What should have been a run-of-the-mill Career Day presentation at a New Mexico elementary school in May took a bizarre turn when a cop shot a 10-year-old student with a 50,000-volt taser gun, the Smoking Gun reported. The officer was suspended for three days, and now a civil lawsuit has been filed.
Officer Christoper Webb, who serves in the state’s Motor Transportation Police Division, was teaching students from the Tularosa Elementary School about gun safety when his taser “accidentally discharged” and hit the child, Webb said. The student’s lawyer says the cop was behaving carelessly when he shot the boy with two electrified barbs from the taser, the Smoking Gun noted.
According to documents from the Sante Fe District Court lawsuit, the victim—who has been identified as “R.D.”—said he did not want to clean the cop’s patrol car after Webb, 44, made a joke about finding students to do so. Webb allegedly responded by pointing his Taser X26 at the boy, saying “Let me show you what happens to people who do not listen to the police,” and firing.
The Department of Public Safety report states that Webb took his taser from his holster to show the students, and when the stun gun was “out of the holster, he pulled the trigger and the probes from this less-lethal weapon struck a 10 year old male subject in his chest.”
In Webb’s memo to his superiors, which has been obtained by the Smoking Gun, the officer said he had removed the taser cartridge from the gun before presenting it to an earlier group of students, but had forgotten that he put the cartridge back in before he displayed it to the next group of children, which included R.D. The lawsuit states the boy blacked out after he was hit with the five-second jolt and was left with scars on his chest. Webb explained to a teacher what happened and the boy was taken to the hospital, according to the Smoking Gun. In his memo, Webb claims that the student’s mother told him she was not mad about what happened.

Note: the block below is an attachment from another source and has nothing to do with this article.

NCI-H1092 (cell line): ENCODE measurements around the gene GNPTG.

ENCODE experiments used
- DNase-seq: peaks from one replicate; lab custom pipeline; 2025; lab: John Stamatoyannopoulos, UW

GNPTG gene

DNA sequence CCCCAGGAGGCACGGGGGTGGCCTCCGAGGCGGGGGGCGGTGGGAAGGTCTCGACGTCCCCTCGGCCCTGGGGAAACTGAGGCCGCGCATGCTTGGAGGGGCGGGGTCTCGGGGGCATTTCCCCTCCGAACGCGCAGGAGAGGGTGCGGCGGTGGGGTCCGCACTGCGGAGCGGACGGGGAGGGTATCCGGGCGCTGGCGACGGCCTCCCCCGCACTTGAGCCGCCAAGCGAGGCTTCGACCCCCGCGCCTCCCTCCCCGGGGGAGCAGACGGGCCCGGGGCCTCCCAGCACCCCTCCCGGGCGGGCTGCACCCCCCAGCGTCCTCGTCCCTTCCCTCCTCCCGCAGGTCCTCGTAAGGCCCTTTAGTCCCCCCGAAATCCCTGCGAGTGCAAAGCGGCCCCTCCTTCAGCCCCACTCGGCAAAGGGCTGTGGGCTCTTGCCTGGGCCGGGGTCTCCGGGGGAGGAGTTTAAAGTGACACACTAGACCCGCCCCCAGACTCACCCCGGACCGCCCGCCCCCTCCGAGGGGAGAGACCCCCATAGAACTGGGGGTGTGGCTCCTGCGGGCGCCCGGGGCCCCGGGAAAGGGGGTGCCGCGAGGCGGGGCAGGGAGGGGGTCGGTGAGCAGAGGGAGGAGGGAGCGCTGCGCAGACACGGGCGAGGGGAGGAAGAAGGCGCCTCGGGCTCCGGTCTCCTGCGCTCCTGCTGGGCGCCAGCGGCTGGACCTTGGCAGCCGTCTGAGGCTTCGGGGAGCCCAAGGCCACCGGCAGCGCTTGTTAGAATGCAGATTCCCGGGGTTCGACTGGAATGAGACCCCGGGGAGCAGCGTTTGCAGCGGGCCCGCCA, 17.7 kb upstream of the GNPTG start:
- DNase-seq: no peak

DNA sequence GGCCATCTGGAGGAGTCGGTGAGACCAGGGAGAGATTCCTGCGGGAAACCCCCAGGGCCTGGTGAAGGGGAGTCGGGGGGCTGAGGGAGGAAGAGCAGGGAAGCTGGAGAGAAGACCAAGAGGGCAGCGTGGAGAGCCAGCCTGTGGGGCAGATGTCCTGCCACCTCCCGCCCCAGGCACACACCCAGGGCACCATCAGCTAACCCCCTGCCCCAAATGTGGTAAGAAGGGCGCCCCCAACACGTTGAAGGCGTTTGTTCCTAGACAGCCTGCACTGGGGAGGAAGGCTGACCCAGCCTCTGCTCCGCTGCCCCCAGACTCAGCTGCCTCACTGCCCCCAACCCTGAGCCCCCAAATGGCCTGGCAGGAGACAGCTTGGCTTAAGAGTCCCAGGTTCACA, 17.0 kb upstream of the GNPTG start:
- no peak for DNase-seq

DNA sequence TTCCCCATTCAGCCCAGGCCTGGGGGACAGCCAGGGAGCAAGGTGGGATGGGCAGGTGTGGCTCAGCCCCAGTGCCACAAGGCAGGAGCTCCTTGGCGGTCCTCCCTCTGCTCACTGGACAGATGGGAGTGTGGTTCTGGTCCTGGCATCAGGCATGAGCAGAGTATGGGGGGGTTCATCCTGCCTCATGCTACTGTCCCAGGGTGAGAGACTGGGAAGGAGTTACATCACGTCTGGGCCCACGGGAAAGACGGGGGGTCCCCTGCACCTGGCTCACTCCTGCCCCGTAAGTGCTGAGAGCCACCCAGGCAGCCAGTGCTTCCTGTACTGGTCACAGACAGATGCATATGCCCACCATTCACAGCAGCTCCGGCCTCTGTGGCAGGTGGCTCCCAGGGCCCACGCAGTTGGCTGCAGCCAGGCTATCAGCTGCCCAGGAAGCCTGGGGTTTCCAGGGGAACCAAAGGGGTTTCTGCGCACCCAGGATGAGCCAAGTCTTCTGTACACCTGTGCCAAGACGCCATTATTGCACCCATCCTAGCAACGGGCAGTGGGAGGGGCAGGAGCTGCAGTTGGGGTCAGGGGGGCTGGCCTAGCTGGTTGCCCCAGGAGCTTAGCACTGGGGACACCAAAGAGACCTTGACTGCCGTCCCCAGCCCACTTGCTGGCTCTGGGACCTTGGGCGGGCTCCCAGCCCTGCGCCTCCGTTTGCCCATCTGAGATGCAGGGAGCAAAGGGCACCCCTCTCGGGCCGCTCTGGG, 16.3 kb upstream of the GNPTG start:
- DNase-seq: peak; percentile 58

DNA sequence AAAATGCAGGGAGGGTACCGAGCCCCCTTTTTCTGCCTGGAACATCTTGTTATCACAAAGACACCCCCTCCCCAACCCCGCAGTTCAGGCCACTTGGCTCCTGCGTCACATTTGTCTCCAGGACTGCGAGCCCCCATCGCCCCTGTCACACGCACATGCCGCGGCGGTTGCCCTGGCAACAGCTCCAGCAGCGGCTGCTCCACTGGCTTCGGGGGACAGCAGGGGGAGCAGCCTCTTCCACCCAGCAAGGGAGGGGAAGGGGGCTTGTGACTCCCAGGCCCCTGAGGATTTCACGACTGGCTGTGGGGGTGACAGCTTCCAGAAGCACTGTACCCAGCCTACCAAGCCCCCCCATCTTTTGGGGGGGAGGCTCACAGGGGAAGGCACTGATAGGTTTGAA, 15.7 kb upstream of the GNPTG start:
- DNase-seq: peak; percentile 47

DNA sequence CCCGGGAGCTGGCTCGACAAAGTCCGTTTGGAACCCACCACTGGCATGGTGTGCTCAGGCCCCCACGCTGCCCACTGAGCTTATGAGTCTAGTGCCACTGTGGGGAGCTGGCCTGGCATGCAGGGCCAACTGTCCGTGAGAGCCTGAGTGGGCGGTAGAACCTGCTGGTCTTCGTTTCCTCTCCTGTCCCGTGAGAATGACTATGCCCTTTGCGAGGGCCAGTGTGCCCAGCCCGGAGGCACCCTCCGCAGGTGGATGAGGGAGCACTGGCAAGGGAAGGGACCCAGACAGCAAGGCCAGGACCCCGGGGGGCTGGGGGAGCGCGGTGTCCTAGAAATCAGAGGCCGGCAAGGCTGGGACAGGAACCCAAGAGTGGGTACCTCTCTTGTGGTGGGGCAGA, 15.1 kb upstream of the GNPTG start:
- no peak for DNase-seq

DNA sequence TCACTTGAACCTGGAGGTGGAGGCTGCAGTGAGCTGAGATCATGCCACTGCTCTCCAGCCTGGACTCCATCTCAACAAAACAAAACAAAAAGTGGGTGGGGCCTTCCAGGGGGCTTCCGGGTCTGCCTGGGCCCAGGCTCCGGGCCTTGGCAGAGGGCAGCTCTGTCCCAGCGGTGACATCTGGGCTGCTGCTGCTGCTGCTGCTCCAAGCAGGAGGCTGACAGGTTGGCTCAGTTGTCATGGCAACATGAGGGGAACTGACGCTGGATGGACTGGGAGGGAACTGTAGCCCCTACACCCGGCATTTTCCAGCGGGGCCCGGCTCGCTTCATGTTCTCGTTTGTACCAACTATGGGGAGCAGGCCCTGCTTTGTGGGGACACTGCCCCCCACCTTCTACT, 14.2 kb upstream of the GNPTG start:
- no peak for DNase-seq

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The lawsuit, which was filed on October 26, says the wounded student could have faced “death or serious bodily injury.” It states that he now suffers “Post-Traumatic Stress Syndrome symptoms,” including waking up “in the middle of the night holding his chest afraid he is never going to wake up again.” The lawsuit does not, however, specify exactly what kind of punitive or compensatory damages R.D. and his family seek.
The Career Day mishap has also triggered a civil complaint against Webb and the Department of Public Safety for battery, negligence and failure to provide medical care, the Smoking Gun noted.
As the Huffington Post points out, this lawsuit comes on the heels of an incident in San Diego in which a police officer accidentally tasered a 3-year-old girl.
A February report from Amnesty International counted 500 taser-related deaths in the United States since 2001. Last year, some groups called for the reevaluation of stun gun policies after they were tied to three deaths in one weekend.